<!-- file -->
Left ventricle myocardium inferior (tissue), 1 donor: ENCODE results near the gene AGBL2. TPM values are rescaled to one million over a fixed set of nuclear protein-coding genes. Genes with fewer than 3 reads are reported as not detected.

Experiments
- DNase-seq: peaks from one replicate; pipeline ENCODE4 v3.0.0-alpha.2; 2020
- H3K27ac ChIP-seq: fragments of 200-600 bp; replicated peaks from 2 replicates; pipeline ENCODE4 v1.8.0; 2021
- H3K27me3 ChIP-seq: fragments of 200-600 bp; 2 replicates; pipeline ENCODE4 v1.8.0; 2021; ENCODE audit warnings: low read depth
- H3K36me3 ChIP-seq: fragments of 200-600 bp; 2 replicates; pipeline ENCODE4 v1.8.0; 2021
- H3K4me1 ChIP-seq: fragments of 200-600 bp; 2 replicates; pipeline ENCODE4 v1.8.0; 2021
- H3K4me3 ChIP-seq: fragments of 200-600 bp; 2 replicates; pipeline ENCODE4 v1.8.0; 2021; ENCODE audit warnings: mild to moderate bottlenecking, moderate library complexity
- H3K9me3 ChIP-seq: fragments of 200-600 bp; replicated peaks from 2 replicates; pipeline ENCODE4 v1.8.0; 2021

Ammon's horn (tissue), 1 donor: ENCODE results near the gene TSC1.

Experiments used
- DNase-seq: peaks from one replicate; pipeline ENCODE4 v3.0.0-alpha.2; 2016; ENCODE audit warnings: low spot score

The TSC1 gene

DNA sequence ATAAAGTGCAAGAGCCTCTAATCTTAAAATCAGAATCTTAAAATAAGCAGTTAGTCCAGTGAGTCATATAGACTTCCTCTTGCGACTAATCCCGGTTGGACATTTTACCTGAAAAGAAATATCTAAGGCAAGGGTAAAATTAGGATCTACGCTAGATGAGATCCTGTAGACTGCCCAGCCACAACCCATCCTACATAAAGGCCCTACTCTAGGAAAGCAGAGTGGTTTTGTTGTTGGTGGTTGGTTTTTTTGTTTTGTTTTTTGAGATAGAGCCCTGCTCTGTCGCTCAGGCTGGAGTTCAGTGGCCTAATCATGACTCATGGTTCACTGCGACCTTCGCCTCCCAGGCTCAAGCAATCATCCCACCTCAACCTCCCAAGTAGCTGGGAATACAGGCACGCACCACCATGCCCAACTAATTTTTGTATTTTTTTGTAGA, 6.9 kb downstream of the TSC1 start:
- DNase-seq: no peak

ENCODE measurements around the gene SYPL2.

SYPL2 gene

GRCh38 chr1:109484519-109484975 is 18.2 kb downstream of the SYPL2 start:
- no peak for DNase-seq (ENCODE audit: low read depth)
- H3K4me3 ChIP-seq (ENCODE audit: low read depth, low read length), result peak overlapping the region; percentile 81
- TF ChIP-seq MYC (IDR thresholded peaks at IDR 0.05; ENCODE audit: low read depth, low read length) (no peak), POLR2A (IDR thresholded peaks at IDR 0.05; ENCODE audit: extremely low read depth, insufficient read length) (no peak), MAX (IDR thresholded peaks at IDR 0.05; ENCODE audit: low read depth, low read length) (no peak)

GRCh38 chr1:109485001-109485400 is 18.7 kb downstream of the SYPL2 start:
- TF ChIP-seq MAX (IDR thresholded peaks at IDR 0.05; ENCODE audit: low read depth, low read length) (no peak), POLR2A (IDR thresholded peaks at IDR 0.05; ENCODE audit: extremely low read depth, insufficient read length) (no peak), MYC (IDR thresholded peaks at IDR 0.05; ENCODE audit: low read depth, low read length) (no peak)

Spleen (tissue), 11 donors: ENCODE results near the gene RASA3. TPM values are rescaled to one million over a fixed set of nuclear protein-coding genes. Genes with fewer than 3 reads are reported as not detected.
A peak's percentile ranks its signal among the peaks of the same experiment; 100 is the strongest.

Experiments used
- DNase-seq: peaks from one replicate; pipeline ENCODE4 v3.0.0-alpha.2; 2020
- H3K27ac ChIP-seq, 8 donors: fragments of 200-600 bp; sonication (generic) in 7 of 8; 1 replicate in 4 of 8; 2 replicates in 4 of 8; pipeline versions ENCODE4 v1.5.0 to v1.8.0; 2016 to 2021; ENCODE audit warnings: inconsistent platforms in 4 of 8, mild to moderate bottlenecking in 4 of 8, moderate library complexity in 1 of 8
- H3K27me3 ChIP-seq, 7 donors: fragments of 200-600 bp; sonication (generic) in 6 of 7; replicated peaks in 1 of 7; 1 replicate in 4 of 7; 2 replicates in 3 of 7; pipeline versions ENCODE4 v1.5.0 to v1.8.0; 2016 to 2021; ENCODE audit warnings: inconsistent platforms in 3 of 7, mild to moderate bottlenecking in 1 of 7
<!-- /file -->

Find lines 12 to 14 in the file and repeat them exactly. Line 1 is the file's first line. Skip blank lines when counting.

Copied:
- DNase-seq: peaks from one replicate; pipeline ENCODE4 v3.0.0-alpha.2; 2016; ENCODE audit warnings: low spot score

The TSC1 gene

DNA sequence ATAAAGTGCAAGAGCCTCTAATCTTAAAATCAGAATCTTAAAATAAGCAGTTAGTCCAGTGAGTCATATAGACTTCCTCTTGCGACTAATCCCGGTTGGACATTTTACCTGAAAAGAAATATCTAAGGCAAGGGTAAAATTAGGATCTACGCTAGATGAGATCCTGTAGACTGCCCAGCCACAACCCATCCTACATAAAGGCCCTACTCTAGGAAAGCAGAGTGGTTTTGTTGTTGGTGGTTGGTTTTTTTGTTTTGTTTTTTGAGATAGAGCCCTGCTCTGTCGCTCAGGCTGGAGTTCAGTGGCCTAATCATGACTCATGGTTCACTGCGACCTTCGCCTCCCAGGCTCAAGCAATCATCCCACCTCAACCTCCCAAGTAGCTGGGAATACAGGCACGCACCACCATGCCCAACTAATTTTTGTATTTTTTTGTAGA, 6.9 kb downstream of the TSC1 start: